original data showed some unreasonable figures, therefore, the data has been winsorized at the 1
per cent and 99 per cent cut-off levels. Using the original data does not change the qualitative
results.
5. Results
Research Question 1: Existence of Socio-economic Matching
To determine whether MFIs match their employees and clients (research question 1), we
performed a one-way analysis of variance. Table 3 below displays the result of the test. For
reference we also repeated the means of the matching variables from Table 2. Specifically, we let
these means (frequencies) be denoted by . In the case of no matching of employees and client of
similar socio-economic status, we expect the distribution of , , ,  to be random, with
= 0.25 for each category. In the presence of such matching, however, we expect the frequency of
 and  to be significantly higher than 0.25.
[Insert Table 3 Here]
From the table, we see that about 58 per cent of the sample is a similar socio-economic match, that
is,  or . Moreover, we find that the frequency µ is significantly different from 0.25 at every
conventional significance level. We conclude that the data support Hypothesis 1, that there is
matching of employees and clients based on similar socio-economic status. This result is very
robust to alternative classifications. For instance, if the categories comparing salary and 
were instead defined relative to their yearly world medians, that is, the median values in each year
based on all countries in the dataset, then the sorting according to similar socio-economic status
result would remain intact. Therefore, the data strongly corroborates that there is similar socio-
economic employee-client matching in MFIs.
15
Research Question 2: Socio-economic Matching and Its Impact on Employee Productivity
Having established that there is a clear tendency for employee-client matching based on similar
socio-economic status, we turn to the immediate question of how it impacts employee productivity.
Columns (1) and (2) of Table 4 report the fixed-effect results for equation (2) using employee
productivity as the dependent variable4. As can be seen, column (1) shows the results without the
control variables, while column (2) shows the results with control variables. We include a country-
specific time trend in all regressions. Initial regressions show that error terms are heteroskedastic;
therefore, cluster-robust standard errors are reported, as per Arellano (1987).
[Insert Table 4 Here]
Comparing the models with and without control variables, we see that the qualitative results are
the same with respect to our variables of interest, that is, the category dummies. We observe that
loan size, urban market, MFI size and risk are significant and the R-squared is higher in the
regression with controls. Interestingly, salary (the control variable) is not significantly associated
with productivity.
Regarding our variables of interest, that is, HH, LL and HL, recall that all coefficients must be
interpreted in relation to the left-out category, that is, LH: employees serving upwards. Regarding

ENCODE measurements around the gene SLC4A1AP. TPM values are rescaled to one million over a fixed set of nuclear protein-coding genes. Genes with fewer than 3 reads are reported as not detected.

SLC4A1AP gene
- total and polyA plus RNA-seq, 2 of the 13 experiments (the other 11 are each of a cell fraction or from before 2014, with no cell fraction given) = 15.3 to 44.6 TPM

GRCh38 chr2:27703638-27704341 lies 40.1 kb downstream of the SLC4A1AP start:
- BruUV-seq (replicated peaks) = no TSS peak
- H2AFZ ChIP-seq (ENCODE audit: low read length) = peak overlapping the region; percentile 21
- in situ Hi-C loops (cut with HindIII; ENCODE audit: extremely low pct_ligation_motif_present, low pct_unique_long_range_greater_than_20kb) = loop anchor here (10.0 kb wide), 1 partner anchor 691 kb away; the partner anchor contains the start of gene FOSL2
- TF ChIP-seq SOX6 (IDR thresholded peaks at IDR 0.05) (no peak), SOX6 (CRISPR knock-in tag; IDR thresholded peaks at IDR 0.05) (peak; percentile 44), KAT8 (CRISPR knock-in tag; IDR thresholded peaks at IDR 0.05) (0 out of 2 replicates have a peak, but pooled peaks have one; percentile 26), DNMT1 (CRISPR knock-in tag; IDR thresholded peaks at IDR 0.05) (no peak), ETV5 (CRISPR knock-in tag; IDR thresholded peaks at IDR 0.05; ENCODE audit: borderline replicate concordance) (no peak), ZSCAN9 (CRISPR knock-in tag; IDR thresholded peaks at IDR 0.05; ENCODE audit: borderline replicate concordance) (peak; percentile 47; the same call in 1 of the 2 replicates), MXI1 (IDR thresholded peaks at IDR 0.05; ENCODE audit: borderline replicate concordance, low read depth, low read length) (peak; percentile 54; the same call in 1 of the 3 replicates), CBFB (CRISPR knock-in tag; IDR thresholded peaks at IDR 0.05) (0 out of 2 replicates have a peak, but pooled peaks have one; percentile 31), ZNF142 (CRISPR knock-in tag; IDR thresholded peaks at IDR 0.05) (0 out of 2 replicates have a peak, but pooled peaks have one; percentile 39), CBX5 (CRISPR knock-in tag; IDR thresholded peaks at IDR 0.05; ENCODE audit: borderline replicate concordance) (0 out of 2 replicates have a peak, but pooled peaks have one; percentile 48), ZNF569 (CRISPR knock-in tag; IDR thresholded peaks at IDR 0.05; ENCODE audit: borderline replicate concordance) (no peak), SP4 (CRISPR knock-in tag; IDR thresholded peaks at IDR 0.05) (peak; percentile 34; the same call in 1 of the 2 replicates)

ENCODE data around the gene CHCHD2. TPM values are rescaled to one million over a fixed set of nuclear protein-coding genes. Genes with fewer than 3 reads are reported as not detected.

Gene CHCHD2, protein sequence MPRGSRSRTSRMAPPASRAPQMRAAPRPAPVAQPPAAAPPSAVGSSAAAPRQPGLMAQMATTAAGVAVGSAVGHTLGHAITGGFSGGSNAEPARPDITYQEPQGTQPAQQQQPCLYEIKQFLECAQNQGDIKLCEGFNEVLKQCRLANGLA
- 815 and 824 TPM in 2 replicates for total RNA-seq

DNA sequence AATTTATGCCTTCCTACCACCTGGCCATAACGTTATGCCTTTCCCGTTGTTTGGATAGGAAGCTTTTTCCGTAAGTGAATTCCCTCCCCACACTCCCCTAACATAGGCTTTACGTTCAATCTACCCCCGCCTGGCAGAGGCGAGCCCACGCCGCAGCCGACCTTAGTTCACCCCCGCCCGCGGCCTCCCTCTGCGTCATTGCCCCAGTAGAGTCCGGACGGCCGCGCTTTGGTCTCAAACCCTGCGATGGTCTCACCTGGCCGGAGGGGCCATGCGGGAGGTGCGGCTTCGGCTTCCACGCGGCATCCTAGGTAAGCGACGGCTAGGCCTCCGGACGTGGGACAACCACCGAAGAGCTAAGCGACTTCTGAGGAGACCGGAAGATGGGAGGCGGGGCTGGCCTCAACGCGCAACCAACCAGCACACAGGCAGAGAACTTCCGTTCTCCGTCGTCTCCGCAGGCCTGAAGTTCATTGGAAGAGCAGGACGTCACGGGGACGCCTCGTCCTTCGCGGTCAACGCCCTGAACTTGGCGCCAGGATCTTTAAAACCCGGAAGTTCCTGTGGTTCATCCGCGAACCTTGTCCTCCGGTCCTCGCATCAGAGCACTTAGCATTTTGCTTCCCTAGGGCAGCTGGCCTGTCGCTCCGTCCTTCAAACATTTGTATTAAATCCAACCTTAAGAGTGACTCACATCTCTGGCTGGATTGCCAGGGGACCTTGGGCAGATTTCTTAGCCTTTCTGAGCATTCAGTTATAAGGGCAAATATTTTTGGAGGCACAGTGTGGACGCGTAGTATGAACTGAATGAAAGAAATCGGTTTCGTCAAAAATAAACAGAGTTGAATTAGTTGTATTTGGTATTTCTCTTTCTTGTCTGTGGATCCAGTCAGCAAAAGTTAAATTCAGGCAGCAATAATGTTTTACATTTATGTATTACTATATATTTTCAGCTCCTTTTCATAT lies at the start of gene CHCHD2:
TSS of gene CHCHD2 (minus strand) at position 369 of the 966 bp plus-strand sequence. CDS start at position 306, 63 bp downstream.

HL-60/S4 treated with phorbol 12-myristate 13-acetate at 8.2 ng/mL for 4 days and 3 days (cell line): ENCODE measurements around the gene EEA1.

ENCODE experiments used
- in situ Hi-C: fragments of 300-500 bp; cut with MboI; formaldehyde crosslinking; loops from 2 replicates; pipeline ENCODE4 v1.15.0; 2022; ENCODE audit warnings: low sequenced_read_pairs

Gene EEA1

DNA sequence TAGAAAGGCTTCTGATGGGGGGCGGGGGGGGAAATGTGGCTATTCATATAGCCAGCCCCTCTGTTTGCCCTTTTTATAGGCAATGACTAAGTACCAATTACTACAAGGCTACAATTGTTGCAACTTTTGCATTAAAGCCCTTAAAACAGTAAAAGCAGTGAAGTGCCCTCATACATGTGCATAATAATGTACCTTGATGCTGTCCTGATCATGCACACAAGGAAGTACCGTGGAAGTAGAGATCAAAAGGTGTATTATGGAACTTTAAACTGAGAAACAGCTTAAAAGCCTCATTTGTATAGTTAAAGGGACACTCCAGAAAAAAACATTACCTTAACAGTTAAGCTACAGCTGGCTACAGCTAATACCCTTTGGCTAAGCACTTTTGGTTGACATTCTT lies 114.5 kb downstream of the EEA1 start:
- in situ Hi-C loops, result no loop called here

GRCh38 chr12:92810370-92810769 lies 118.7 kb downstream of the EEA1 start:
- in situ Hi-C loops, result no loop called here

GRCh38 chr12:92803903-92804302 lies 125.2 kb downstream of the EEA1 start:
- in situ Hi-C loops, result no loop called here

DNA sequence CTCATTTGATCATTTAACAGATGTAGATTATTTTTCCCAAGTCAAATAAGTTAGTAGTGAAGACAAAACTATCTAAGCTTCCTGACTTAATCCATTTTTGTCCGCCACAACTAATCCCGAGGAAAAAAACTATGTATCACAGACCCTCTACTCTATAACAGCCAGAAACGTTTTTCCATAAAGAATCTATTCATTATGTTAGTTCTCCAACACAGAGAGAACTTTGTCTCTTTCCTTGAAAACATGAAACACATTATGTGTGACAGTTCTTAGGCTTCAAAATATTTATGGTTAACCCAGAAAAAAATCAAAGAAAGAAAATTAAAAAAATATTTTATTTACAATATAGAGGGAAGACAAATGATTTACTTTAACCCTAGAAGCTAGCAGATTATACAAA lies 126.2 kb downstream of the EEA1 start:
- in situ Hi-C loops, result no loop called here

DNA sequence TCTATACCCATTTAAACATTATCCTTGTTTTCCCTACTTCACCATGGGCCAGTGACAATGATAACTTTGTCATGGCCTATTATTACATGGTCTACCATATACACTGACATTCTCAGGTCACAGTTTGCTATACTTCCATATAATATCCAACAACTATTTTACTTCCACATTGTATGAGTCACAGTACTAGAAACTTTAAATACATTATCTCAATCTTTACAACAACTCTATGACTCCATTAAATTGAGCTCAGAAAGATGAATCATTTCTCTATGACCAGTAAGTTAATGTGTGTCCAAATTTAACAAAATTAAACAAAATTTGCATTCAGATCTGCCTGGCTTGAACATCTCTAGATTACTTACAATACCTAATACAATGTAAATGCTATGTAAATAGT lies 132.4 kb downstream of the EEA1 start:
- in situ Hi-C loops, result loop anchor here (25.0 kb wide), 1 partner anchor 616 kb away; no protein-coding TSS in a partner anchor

regressions (1) and (2), recall that if Hypotheses 2 is to be supported then the coefficients on HH
and LL must be positive, and each must be larger than HL. In regressions (1) and (2) we see that
the coefficients on HH and LL are significantly larger than the coefficient on LH; however, the
coefficient on HL is significantly larger than the coefficients on LL and HH. Thus, we do not find
support for the hypothesis that similar employee-client matching based on socio-economic status
is associated with higher performance. On the contrary, dissimilar matching of the HL type, where
high-status employees are matched to low-status clients, is the best type of match in terms of
employee productivity. Put differently, having low-status employees serve high-status clients is
the least favourable match for employee productivity whereas having high-status employees serve
low-status clients is the most favourable match.
Robustness Checks
The different employee-client classifications may have different meanings in different
geographical locations due to culture differences in dimensions like power distance and socio-
16
economic differences. Power distance measures individual behaviour and regard for those in
positions of authority (Hofstede, Hofstede & Minkov, 2005; Hofstede, 2001). High power distance
suggests that inequalities are more normalized in these societies such that individuals at lower
levels of the hierarchy tend to look up to those in higher levels (Hofstede et al., 2005; Hofstede,
2001). This suggests that our matching variables may have different meaning in different cultural
settings. We expect the cultural differences to be much less within more narrowly defined regions
compared to the whole sample. Moreover, differences across regions are of interest in itself. Thus,
we split our sample into 5 regions based on the World bank’s categorization, that is, Latin America
and the Caribbean (LAC) , Sub-Saharan Africa (SSA), Europe & Central Asia (ECA), South-East
Asia & the Pacific and Middle East (SEAP) and North Africa (MENA). Table 5 reports the results
of separate regional productivity regression analyses.